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English Department welcomes Humboldt scholar

As of this autumn, the Medieval English Studies section of Göttingen University’s English Department has the pleasure of hosting Dr. Steven Rozenski of Harvard University. Thanks to a grant of the Alexander von Humboldt Foundation, Dr. Rozenski will be working as a visiting scholar as part of a research team led by Prof. Dr. Winfried Rudolf and Dr. Dirk Schultze. more...

Symmetrical knees make faster runners

The more symmetrical the knees, the faster the runner. This is the result of a study by an international group of researchers led by Rutgers University and involving the University of Göttingen. By analyzing the body symmetry of Jamaican elite athletes, the scientists were able to show that knee symmetry and to a lesser degree ankle symmetry are strong predictors of sprinting success. more...

Moraines and eroded mountains: Testimony to a continental glacier

For the first time, a foreign geoscientist has succeeded in travelling to one of the most far-reaching areas of Central Tibet to study the evolution of Ice Age landscapes. "The geomorphological findings in the region southwest to northwest of the Purog Kangri Massif give testimony to complete continental glaciation," states Professor Matthias Kuhle of Göttingen University's Institute of Geography. more...

Balance Between Humans and Nature

Population growth, advances in technology, and urbanization are profoundly changing the relationship between humans and nature around the globe. Researchers at the Universities of Cape Town, Kassel, and Göttingen have developed a modelling framework for comparing the causes and consequences of these processes at different scales worldwide. more...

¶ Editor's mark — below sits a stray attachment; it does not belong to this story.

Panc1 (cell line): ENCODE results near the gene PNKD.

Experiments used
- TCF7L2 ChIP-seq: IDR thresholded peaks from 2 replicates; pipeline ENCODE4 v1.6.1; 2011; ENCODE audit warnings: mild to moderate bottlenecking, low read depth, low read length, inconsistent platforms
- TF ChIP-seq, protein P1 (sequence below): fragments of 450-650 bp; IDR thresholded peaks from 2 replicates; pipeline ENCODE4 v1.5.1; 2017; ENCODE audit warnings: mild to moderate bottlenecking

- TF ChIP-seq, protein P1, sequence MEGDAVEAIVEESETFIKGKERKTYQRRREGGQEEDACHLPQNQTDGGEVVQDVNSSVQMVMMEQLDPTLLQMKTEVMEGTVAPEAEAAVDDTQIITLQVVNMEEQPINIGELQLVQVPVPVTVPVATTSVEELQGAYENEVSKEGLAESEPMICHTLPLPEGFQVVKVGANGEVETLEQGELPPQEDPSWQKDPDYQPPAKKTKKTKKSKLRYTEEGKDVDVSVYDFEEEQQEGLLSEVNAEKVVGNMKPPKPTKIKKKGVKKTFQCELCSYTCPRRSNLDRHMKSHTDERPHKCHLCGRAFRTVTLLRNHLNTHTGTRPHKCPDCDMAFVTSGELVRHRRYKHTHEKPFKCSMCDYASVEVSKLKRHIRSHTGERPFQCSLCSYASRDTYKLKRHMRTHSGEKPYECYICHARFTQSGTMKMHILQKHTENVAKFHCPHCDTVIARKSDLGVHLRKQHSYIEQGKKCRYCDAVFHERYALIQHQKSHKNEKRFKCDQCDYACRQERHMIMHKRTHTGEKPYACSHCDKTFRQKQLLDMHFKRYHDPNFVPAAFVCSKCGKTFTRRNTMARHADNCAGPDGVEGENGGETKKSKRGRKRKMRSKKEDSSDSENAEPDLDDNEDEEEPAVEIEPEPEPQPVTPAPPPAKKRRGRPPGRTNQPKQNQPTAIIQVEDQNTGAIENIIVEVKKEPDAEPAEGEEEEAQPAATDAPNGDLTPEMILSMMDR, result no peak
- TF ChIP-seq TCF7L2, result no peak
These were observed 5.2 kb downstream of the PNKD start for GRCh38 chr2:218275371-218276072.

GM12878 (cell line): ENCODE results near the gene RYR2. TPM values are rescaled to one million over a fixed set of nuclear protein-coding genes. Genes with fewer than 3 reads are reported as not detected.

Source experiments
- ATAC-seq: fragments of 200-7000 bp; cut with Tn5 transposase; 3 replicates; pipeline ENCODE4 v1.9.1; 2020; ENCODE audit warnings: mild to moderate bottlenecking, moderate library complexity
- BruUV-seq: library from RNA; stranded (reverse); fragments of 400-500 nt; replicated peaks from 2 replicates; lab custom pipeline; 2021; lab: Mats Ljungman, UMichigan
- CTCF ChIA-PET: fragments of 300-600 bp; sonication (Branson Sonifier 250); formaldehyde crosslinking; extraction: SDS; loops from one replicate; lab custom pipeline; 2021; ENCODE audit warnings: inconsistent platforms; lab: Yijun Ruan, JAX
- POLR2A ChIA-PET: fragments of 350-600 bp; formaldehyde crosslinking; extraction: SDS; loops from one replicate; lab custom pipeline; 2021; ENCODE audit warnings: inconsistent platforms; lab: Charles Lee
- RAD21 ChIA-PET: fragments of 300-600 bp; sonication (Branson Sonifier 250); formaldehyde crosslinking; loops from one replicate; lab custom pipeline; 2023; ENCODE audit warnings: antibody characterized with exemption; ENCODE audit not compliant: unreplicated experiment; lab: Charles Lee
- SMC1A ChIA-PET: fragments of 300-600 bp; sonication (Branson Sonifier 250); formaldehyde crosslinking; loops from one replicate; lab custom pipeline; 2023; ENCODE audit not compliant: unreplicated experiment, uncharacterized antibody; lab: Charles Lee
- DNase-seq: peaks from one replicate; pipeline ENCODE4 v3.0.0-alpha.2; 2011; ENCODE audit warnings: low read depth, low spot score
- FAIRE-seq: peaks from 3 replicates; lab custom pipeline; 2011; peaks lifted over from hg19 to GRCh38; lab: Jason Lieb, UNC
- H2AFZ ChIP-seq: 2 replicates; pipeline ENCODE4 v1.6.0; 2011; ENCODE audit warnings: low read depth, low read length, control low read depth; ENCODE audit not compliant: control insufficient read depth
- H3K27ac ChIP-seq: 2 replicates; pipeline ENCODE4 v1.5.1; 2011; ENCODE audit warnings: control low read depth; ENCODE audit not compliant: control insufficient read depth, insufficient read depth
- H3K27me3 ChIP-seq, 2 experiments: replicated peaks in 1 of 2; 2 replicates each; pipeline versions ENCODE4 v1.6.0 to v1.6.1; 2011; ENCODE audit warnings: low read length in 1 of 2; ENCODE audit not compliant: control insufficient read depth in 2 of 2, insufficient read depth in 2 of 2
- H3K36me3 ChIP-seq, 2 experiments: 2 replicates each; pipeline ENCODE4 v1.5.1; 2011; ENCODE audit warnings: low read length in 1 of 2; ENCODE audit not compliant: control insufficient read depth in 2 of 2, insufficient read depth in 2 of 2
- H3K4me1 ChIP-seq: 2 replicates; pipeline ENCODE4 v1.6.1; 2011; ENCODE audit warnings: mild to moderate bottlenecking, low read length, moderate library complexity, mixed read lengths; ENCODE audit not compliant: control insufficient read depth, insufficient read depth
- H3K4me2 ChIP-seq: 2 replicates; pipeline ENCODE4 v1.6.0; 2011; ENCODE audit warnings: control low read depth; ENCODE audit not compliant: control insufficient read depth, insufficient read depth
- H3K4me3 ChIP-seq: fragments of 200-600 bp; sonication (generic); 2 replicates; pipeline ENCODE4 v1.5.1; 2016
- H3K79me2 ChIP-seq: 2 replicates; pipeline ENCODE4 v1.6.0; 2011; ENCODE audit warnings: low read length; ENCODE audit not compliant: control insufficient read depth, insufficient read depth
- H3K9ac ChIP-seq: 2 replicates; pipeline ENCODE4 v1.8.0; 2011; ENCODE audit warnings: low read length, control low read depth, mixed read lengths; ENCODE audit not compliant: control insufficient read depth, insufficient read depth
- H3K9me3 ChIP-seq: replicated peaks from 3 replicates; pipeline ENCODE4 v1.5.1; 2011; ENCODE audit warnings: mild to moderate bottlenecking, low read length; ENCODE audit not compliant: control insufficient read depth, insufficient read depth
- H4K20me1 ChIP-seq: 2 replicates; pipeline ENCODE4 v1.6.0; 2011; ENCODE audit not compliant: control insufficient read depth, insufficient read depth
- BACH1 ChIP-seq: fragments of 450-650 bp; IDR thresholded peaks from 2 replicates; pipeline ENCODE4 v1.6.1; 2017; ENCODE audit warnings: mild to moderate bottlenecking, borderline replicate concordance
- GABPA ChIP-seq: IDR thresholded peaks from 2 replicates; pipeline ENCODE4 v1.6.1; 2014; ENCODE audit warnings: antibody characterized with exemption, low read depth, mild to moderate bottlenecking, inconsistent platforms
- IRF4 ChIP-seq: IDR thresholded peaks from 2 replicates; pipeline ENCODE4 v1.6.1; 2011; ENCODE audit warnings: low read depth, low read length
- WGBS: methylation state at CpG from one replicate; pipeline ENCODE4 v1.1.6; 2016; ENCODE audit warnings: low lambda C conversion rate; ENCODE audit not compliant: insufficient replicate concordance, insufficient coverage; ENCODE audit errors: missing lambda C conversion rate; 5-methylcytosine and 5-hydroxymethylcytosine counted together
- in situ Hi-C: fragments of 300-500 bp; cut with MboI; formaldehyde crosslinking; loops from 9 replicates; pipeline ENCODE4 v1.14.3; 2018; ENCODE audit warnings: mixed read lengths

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Further news

The Nobel Prize in Chemistry goes to Professor Stefan W. Hell

(pug) Professor Stefan W. Hell of the Max Planck Institute for Biophysical Chemistry in Göttingen (Germany) has been awarded this year’s Nobel Prize in Chemistry. He shares the prize with Eric Betzig and William E. Moerner from the USA. With the award, the Royal Swedish Academy of Sciences honours the biophysicist 's pioneering work in the field of ultra-high resolution fluorescence microscopy. University President Professor Ulrike Beisiegel commends his research findings that are not only outstanding but also highly relevant in the life sciences: more...

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